Militia violence continues in East Timor

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Militia violence continues in East Timor

By Jon Land

On June 29, while East Timorese pro-independence and pro-integration leaders were finishing reconciliation talks in Jakarta, a pro-integration gang attacked the recently established United Nations Assistance Mission in East Timor (UNAMET) office in the town of Maliana, 60 kilometres west of Dili. Twelve people, including UN personnel, were injured. The incident reflects the dangerous situation which exists throughout East Timor due to the activities of the pro-integration terror gangs.

The assault on the UN office was led by the newly formed Dodarus pro-integration gang, which surrounded the office, pelting it with large rocks. The attack, which pro-integration gang leader Eurico Gutteres called a "spontaneous action", lasted for three hours before Indonesian police intervened to halt it.

East Timorese resistance leader Jose Ramos Horta believes that the attack involved Indonesian thugs, trained by the Indonesian military, from across the border in West Timor. In an interview on the June 30 SBS Dateline program, Horta said the attack "is the responsibility of the Indonesian army ... [it] was carried out mostly by people recruited from West Timor".

At least two serving and three retired Indonesian soldiers were identified as part of the stone-throwing mob. ABC radio journalist Di Martin, who witnessed the attack, stated on the Asia Pacific program on June 30 that the army in Maliana is directly involved in housing and feeding pro-integration gang members.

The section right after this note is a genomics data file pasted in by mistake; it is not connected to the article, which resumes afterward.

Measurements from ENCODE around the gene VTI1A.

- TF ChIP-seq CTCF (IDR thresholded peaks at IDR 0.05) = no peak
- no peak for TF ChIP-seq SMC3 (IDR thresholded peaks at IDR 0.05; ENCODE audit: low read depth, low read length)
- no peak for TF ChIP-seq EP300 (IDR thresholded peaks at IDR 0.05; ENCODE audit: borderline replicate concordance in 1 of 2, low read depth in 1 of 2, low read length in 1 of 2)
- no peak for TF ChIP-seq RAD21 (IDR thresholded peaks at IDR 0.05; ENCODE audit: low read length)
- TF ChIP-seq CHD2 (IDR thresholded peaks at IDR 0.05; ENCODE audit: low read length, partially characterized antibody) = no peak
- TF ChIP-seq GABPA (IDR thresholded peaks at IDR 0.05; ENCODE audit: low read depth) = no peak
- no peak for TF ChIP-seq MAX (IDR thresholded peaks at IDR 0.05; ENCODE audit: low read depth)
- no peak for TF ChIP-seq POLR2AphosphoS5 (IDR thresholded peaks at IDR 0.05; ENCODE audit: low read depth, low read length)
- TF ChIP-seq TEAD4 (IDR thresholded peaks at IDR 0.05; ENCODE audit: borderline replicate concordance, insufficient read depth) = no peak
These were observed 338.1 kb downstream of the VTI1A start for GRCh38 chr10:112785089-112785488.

The UN Security Council and UN secretary-general Kofi Annan have called for an investigation into the incident. A statement released by Annan on June 29 said the Indonesian government is "accountable for allowing such an attack to occur" and deems "any assault on UNAMET personnel or property completely unacceptable".

Indonesian government officials have played down the event and continue to claim that security in East Timor is improving. Foreign affairs ministry spokesperson Sulaiman Abdulmanan told reporters on June 30, "We deplore the small incident, but it should not be exaggerated".

Abdulmanan also repeated the claim of Gutteres and other pro-integration leaders that UNAMET personnel, such as spokesperson David Wimhurst, are biased. "He should be more objective in looking at problems. The statements [by Wimhurst] are usually biased in nature."

The day after the attack in Maliana, seven UN electoral officers in the town of Viqueque where forced to relocate to Dili. Wimhurst told reporters on July 1 that pro-integration gang members surrounded the UNAMET residence there, threatening UN personnel. At one stage, at least 15 armed gang members where present, shouting "UN go home" and "UN has to leave here".

The violence in East Timor is continuing primarily because of the provision in the UN agreement signed by Indonesia, Portugal on May 5 which gives the Indonesian police and military responsibility for maintaining security in the lead up to the August ballot, in which East Timorese will vote in favour of autonomy or independence. Since the signing of the agreement, there has been no evidence that Indonesian authorities have acted to disarm or disband the pro-integration gangs.

There has been no move to de-militarise East Timor. In fact, the complete opposite has happened. Indonesian authorities continue to coordinate closely with the pro-integration gang leaders, even appointing them to head "official" civilian defence units.